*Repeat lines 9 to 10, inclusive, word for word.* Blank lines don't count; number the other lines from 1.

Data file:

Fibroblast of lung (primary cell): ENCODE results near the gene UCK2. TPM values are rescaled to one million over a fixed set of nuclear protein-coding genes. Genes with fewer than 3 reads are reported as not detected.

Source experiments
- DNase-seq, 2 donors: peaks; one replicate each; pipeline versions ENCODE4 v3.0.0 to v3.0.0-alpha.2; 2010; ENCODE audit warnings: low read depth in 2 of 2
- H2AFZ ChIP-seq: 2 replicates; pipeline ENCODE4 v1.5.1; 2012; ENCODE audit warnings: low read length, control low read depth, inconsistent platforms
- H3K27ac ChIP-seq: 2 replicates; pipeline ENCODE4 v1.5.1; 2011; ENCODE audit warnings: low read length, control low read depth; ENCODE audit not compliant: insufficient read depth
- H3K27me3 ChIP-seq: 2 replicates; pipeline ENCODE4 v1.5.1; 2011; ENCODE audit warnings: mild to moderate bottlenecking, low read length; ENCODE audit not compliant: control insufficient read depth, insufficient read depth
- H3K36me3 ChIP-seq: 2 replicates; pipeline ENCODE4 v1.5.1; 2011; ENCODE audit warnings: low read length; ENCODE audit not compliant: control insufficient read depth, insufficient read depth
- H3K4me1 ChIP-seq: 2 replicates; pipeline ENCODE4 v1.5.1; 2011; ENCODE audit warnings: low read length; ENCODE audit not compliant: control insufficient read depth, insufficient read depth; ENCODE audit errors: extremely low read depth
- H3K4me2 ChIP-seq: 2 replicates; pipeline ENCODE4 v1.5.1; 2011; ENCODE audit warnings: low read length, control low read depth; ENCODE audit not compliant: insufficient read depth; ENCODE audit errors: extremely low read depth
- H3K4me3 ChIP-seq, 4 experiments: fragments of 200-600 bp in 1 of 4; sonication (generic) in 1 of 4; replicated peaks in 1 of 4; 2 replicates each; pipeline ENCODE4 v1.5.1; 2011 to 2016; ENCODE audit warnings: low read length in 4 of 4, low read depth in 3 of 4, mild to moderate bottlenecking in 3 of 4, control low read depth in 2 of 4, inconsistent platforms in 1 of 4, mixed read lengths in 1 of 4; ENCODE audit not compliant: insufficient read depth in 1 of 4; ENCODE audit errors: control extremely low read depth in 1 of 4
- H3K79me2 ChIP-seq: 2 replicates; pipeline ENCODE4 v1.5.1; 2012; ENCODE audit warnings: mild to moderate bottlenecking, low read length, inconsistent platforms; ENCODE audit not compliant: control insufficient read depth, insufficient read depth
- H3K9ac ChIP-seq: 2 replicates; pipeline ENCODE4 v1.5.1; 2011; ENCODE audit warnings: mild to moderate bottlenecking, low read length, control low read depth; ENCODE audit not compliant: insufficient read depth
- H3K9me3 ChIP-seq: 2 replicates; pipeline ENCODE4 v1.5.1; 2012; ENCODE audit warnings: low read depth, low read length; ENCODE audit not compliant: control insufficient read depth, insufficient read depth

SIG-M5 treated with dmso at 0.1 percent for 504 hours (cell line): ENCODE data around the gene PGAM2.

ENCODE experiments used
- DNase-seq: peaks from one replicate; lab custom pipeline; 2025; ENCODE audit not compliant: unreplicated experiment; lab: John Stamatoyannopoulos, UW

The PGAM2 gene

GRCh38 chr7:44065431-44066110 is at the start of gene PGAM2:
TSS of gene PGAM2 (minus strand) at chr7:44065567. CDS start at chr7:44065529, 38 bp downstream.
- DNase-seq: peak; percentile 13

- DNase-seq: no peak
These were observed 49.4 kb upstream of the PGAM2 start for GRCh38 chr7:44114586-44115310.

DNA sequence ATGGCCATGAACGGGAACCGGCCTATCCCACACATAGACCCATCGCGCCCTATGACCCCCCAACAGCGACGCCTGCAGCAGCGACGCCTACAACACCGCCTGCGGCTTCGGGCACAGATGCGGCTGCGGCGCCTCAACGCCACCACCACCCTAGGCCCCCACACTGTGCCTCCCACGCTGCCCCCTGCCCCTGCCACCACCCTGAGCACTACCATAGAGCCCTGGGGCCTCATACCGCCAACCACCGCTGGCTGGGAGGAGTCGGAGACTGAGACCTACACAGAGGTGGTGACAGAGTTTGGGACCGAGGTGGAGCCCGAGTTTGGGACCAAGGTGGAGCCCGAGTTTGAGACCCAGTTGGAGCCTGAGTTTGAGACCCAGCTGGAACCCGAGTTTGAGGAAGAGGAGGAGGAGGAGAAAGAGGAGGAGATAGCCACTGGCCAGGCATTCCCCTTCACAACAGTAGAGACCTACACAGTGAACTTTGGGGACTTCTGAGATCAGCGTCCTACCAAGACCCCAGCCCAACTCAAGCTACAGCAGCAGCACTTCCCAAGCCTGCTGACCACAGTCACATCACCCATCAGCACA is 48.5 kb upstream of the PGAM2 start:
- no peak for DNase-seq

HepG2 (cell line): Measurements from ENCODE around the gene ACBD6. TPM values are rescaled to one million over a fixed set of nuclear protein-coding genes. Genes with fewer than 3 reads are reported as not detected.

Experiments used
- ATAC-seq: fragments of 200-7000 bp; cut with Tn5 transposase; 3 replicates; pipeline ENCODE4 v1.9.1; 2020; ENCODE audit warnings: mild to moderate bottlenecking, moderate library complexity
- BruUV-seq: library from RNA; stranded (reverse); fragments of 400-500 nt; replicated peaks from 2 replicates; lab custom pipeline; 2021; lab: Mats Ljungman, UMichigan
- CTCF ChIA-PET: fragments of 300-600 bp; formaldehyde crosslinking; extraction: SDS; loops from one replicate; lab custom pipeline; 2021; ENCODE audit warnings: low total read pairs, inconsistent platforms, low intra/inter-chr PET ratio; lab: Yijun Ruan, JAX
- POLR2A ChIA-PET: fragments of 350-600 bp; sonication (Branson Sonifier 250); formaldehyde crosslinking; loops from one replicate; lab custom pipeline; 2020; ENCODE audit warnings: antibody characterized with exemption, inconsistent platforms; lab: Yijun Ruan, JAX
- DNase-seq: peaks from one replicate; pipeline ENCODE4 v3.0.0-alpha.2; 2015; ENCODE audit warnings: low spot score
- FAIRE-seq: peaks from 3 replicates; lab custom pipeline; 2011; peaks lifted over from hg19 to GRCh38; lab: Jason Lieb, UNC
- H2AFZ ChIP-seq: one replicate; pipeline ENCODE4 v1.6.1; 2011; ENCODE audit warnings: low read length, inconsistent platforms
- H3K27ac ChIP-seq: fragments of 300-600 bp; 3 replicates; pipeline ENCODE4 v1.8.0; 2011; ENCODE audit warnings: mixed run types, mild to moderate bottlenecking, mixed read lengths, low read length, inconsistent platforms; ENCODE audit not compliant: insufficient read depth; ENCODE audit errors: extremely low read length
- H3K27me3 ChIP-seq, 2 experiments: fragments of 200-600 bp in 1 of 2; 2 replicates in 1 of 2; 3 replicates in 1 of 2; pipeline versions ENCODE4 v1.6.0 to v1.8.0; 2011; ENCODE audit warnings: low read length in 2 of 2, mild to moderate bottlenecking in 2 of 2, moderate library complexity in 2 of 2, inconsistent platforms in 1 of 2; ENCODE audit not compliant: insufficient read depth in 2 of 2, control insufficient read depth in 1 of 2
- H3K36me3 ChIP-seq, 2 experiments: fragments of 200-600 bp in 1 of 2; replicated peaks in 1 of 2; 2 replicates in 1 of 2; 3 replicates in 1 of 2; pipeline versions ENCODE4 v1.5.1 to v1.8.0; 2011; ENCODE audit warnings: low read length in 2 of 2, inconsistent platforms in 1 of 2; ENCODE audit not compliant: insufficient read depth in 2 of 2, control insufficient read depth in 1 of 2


- H3K4me2 ChIP-seq: 2 replicates; pipeline ENCODE4 v1.5.1; 2011; ENCODE audit warnings: low read length, control low read depth; ENCODE audit not compliant: insufficient read depth; ENCODE audit errors: extremely low read depth
- H3K4me3 ChIP-seq, 4 experiments: fragments of 200-600 bp in 1 of 4; sonication (generic) in 1 of 4; replicated peaks in 1 of 4; 2 replicates each; pipeline ENCODE4 v1.5.1; 2011 to 2016; ENCODE audit warnings: low read length in 4 of 4, low read depth in 3 of 4, mild to moderate bottlenecking in 3 of 4, control low read depth in 2 of 4, inconsistent platforms in 1 of 4, mixed read lengths in 1 of 4; ENCODE audit not compliant: insufficient read depth in 1 of 4; ENCODE audit errors: control extremely low read depth in 1 of 4